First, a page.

Saturday, April 14, 2012

Spring: Variations On A Theme

Days come when I feel the need for simple, declarative sentences about the World.  On such days, I sometimes read haiku.

When it comes to haiku, one of the first lessons to learn is this:  simplicity does not preclude depth and implication.  Of course, this applies to poetry -- and art -- as a whole.  But haiku is perhaps the extreme instance of the lesson:  3 phrases and 17 syllables in which to encompass the World.

I believe that R. H. Blyth's 4-volume Haiku is still (more than 60 years after its publication) the best study of the cultural, historical, philosophical, and aesthetic background of the art form.  In his preface, Blyth provides this preliminary definition:

"Haiku record what Wordsworth calls those 'spots of time,' those moments which for some quite mysterious reason have a peculiar significance. There is a unique quality about the poet's state of feeling on these occasions; it may be very deep, it may be rather shallow, but there is a 'something' about the external things, a 'something' about the inner mind which is unmistakable.  Where haiku poets excel all others is in recognizing this 'something' in the most unlikely places and at the most unexpected times.
. . . . . . . . . .
Haiku is a kind of satori, or enlightenment, in which 'we see into the life of things.'  We grasp the inexpressible meaning of some quite ordinary thing or fact hitherto entirely overlooked."

R. H. Blyth, Haiku, Volume 1: Eastern Culture (Hokuseido Press 1949), page 8.  A side-note: Blyth's reference to Wordsworth reminds me that his knowledge of English poetry was as wide as his knowledge of haiku.  The four volumes of Haiku are interspersed with references to English poets and poems.  He also wrote an interesting book titled Zen in English Literature and Oriental Classics (1942).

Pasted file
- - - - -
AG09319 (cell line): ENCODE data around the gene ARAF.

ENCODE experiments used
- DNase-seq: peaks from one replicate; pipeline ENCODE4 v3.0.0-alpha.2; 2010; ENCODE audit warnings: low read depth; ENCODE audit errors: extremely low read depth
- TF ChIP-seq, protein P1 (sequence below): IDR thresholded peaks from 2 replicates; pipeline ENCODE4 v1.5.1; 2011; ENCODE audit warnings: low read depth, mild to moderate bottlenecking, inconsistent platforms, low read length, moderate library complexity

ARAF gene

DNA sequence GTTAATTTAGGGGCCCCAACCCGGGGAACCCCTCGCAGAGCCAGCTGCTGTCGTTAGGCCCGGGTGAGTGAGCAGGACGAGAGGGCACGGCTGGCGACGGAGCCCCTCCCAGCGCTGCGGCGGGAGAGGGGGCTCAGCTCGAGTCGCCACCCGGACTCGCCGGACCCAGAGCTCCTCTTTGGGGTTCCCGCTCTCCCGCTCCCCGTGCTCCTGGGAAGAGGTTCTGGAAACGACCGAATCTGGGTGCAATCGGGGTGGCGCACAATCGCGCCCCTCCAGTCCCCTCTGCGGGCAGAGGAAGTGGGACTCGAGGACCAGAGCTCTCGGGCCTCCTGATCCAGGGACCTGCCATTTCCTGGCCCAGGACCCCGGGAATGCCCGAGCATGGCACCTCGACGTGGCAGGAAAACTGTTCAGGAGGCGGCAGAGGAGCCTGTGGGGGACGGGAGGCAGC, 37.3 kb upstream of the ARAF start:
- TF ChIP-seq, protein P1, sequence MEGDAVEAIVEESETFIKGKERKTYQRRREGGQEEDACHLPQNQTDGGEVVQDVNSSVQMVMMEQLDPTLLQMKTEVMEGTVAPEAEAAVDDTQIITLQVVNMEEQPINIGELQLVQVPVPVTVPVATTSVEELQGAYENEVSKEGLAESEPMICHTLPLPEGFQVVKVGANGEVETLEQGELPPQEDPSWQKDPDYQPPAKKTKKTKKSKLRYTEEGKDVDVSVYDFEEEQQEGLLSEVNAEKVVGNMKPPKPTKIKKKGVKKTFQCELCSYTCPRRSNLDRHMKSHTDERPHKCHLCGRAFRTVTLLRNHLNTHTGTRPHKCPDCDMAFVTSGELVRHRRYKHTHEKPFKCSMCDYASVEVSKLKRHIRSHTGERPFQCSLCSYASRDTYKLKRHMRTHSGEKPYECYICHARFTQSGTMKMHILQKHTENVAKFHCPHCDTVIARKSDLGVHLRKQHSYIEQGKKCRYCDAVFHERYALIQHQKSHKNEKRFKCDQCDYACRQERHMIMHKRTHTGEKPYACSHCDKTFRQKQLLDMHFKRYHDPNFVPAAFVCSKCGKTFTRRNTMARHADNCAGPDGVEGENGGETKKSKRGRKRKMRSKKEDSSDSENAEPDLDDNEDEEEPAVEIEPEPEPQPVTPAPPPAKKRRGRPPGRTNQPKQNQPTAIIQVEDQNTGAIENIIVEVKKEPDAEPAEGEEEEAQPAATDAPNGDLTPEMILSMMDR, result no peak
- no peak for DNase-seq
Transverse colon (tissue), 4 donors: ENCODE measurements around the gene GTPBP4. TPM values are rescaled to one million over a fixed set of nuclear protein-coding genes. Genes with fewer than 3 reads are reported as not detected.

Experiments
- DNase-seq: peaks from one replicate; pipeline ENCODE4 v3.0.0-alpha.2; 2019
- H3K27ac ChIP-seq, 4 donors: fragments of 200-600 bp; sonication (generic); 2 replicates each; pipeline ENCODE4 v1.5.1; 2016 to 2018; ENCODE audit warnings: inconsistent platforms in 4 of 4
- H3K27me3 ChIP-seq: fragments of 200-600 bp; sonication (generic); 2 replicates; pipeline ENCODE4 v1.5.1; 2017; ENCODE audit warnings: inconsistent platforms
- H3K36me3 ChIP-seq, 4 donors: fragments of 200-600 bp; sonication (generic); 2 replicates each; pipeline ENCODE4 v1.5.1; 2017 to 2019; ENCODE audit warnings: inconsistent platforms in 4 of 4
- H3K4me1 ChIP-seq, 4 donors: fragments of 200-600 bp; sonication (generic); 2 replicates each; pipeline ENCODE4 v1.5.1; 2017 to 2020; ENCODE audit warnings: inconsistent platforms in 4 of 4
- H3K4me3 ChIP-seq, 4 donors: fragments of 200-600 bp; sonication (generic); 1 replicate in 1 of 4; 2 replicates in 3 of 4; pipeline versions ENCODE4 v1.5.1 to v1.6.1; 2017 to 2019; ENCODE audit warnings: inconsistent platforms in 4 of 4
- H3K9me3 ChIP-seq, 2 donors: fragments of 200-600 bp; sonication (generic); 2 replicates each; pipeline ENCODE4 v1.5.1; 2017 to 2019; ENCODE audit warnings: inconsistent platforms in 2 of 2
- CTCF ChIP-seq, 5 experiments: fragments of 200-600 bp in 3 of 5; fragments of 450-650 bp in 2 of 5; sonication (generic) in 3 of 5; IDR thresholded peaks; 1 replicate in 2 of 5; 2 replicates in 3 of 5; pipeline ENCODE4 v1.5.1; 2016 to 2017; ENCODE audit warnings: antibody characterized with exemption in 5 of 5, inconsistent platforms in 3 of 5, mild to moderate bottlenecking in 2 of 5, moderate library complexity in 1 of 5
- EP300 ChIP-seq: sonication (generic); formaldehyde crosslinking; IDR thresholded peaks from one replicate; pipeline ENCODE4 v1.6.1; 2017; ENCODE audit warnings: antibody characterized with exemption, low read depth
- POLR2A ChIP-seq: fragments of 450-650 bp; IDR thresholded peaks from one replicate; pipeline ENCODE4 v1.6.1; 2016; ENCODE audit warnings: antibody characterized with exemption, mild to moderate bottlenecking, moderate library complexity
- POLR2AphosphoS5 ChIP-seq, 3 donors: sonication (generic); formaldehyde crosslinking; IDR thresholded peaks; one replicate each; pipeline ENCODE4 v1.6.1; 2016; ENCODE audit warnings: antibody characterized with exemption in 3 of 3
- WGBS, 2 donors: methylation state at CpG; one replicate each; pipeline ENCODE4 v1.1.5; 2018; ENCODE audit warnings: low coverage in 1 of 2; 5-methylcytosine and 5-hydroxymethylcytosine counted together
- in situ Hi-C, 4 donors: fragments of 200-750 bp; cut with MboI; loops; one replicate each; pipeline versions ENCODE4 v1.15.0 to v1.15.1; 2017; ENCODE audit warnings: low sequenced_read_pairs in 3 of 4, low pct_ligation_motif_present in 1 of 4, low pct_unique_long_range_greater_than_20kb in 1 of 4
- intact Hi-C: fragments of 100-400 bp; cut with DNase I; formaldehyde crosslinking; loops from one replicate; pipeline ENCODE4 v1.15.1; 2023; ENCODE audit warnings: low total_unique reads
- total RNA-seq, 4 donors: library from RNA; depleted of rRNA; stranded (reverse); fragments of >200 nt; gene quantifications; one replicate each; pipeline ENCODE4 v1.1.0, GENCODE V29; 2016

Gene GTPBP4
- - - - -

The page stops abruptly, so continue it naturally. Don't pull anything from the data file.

John Lally, "Haddon Hall, Derbyshire" (1954)

Our current season is considered in the following four haiku.  All of the translations are by Blyth.

     A fallen flower
Returning to the branch?
     It was a butterfly.

Moritake (1473-1549).

     A cloud of cherry blossoms:
The bell, -- is it Ueno?
     Is it Asakusa?

Basho (1644-1694).  Ueno and Asakusa are adjacent districts in Tokyo. Ueno was (and is) well-known for its cherry blossoms.  Both districts have numerous temples (and, hence, bells).

                               John Lally, "Landscape with Trees" (1947)

     The spring sea,
Gently rising and falling,
     The whole day long.

Buson (1716-1783).

     The cherry blossoms having fallen,
The temple
     Through the branches.


                                                     John Lally
            "St Mary's Church and Ilkeston Town Hall, Derbyshire" (1953)


Fred said...

My favorite Spring and actually favorite haiku is

April's air stirs in
Willow-leaves. . . A butterfly
Floats and balances.

- Basho -
from A Little Treasury of Haiku
trans. Peter Beilenson

This is also my favorite collection of haiku. I do have a one of the four volumes by Blythe, but I haven't gotten around to really digging into it.

It's the last line that does it for me. Life is floating and balancing.

Stephen Pentz said...

Thank you very much for Basho's haiku, Fred. It is lovely.

I haven't seen Beilenson's collection. I see from the Internet that he produced a number of volumes of haiku translations over the years. Thanks for the recommendation.

As always, I appreciate your taking the time to visit.